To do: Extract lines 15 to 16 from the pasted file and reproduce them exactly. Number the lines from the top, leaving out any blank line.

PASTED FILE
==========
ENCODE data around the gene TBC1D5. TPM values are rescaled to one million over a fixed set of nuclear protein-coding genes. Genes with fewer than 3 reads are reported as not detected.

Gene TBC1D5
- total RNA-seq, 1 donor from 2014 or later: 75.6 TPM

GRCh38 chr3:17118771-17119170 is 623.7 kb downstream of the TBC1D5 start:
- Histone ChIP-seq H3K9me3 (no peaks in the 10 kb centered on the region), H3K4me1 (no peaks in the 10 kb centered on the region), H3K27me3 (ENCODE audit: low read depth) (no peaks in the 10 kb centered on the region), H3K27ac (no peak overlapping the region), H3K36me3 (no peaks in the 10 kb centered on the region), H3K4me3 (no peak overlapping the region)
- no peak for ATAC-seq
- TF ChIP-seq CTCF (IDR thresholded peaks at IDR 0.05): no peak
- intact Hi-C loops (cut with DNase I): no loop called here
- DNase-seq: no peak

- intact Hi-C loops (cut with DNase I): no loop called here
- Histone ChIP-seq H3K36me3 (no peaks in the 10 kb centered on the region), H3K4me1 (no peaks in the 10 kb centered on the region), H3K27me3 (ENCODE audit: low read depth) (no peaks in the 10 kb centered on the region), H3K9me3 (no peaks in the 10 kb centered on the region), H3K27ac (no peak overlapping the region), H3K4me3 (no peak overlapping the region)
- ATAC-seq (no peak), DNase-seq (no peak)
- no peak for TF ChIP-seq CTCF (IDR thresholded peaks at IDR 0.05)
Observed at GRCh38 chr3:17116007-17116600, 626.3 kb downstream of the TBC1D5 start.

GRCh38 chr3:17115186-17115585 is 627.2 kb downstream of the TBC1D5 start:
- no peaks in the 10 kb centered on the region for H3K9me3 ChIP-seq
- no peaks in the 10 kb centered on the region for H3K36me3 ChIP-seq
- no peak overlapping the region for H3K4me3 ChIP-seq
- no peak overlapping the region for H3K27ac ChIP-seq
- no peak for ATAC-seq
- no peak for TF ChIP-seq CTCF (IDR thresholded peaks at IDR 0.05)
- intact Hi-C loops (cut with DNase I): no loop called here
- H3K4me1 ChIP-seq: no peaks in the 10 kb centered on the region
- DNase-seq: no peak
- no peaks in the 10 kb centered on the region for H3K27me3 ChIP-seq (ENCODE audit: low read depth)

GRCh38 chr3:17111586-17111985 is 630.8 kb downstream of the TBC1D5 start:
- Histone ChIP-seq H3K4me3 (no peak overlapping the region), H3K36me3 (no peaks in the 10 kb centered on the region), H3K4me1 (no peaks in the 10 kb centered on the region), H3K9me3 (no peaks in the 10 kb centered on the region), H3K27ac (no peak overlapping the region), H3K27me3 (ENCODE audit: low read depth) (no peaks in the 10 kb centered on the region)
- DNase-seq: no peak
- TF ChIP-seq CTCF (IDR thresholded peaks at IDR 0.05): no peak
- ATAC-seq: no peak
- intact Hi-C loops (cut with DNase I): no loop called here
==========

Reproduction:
GRCh38 chr3:17115186-17115585 is 627.2 kb downstream of the TBC1D5 start:
- no peaks in the 10 kb centered on the region for H3K9me3 ChIP-seq